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LLM Intellectual Property Law

An LLM Intellectual Property Law degree will allow you to develop a sophisticated understanding and ability to analyse the intellectual property law framework.

Patents, brands and trademarks play immovable roles in the modern knowledge economy. Intellectual Property Rights (IPRs) are key to the success of new inventions and products for businesses. A postgraduate qualification in IP will cover problems facing the patent/brand/trademarks framework.

You will gain an appreciation of the economic/social influences and impact of IP, such as the WTO/TRIPS Agreement, and IP’s place in relation to other areas of law like business, commercial, corporate, human rights, EU and International.

Professionals within IP can be involved in cases for a hugely diverse cases, from the patenting of drugs to mechanical and biotechnological inventions. In the legal sector, a technical background can be a big advantage in this particular field.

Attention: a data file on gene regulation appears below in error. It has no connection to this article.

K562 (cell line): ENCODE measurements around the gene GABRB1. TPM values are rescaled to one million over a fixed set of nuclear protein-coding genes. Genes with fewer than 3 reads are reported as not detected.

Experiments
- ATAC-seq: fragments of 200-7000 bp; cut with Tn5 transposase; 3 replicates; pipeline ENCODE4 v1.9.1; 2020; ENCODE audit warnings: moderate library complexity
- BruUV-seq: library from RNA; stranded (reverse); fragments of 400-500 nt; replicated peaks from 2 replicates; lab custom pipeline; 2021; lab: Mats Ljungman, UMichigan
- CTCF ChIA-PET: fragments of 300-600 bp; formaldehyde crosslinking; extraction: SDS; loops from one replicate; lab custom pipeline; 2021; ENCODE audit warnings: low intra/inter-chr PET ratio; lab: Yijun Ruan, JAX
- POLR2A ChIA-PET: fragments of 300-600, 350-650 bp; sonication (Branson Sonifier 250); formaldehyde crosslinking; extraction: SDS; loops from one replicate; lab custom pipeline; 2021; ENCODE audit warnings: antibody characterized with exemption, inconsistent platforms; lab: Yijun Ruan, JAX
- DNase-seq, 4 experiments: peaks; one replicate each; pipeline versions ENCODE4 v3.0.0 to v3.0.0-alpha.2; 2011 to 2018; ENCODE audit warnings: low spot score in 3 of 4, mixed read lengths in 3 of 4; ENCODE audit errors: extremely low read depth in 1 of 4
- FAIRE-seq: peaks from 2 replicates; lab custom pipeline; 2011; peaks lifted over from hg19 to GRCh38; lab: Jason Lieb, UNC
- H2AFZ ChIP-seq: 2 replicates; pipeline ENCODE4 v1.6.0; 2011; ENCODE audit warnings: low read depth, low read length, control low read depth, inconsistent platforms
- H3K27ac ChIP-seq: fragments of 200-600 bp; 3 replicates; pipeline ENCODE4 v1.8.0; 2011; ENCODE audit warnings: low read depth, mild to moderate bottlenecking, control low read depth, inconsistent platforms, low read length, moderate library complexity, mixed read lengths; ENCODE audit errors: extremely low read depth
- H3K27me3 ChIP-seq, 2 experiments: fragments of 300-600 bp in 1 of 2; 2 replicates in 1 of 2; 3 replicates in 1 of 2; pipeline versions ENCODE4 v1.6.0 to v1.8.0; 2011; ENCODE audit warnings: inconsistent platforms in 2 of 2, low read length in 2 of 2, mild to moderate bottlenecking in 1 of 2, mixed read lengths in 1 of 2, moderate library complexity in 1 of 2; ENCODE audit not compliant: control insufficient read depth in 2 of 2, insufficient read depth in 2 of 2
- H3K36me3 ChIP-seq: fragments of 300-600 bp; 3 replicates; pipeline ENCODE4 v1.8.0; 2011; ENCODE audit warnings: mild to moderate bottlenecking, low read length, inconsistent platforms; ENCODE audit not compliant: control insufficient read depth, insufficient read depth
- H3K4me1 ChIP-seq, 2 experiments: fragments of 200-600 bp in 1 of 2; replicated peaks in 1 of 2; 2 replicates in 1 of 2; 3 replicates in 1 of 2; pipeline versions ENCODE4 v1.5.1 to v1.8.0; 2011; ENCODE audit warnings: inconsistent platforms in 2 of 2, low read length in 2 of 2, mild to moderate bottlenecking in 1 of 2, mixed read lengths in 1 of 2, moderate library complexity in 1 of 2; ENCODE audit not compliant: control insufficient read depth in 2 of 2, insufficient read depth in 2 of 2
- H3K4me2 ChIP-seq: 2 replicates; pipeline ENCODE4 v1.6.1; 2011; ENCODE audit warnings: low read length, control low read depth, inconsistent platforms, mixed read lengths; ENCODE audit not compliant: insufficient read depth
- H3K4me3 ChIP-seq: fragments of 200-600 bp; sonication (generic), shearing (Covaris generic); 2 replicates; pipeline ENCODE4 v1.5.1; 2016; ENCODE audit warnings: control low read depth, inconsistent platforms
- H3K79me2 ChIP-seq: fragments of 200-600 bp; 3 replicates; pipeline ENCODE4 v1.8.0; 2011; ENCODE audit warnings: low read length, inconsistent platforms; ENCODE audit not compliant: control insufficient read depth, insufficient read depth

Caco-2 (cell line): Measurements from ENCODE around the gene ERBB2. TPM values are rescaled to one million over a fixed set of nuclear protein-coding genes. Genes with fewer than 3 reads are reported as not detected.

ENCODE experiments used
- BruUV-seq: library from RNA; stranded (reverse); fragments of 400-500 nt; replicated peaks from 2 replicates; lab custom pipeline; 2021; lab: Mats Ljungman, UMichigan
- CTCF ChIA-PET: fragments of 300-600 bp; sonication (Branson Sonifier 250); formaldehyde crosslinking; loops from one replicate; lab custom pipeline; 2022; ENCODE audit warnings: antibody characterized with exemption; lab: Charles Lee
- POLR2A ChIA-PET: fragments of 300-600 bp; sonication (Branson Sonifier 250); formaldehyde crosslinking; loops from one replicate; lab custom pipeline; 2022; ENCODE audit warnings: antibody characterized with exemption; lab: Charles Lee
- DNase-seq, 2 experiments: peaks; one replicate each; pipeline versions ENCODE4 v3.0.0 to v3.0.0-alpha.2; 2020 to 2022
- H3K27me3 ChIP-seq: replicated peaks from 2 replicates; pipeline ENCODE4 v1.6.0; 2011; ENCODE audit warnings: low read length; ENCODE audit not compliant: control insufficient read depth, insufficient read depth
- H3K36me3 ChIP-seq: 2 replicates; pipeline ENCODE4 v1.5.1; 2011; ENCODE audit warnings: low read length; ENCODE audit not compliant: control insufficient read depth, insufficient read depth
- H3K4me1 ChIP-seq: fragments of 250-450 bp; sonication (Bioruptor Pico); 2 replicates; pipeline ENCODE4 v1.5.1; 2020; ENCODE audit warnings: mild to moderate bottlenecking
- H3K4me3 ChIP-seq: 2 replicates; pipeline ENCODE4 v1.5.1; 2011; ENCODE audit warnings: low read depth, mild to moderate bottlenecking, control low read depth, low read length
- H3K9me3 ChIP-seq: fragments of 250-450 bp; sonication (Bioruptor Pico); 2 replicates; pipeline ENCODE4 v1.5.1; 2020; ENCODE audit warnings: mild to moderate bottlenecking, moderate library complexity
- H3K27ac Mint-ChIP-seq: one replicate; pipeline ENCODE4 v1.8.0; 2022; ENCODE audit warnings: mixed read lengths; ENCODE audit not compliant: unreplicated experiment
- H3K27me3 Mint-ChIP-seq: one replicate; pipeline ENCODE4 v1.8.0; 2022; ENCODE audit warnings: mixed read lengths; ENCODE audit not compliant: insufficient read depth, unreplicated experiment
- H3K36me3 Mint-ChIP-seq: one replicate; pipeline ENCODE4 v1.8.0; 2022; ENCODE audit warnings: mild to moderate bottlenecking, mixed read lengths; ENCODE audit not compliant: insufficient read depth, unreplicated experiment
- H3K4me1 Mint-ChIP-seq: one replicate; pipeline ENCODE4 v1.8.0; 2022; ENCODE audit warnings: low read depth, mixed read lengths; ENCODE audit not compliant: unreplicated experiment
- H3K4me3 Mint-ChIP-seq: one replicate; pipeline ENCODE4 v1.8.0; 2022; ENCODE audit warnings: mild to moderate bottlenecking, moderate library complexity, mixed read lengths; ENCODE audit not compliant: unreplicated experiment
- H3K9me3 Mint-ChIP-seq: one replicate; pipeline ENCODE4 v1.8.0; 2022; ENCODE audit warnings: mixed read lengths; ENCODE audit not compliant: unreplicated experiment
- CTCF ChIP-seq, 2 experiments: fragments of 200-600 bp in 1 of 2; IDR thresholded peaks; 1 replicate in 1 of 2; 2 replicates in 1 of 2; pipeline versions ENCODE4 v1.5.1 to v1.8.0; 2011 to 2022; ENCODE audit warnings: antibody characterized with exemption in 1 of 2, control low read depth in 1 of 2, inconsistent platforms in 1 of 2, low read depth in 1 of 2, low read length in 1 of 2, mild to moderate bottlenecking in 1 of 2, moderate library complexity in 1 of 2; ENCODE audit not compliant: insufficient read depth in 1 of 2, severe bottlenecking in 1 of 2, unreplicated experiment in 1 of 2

Core modules

Module choice will vary according to each institution; however, an LLM in this specialist area will tend to cover subjects such as:

  • Trademark law and policy
  • Brands law and policy
  • Copyright and designs
  • Competition law
  • European, international and comparative law context
  • Unfair competition law.

Course structure

The majority of LLM Intellectual Property courses will require that you choose and complete a select number of mandatory and optional modules/credits, attending various lectures and small seminars group sessions. Assessment is through a combination of examinations and or essays and a dissertation, or one or two research papers depending on the provider.

There are over ten institutions in the UK that run Master of Laws degrees for IP. The University of Liverpool offers an online course with 100% online assessment and no requirements to attend campus.

Entry requirements for LLM Intellectual Property Law

You will need a minimum of a 2:2 in a law degree (or the equivalent), though some institutions may specify a 2:1. Non-law graduates who have also completed the GDL (Graduate Diploma in Law) can also be eligible, as well as individuals with relevant professional experience.

By Jos Weale, Editor,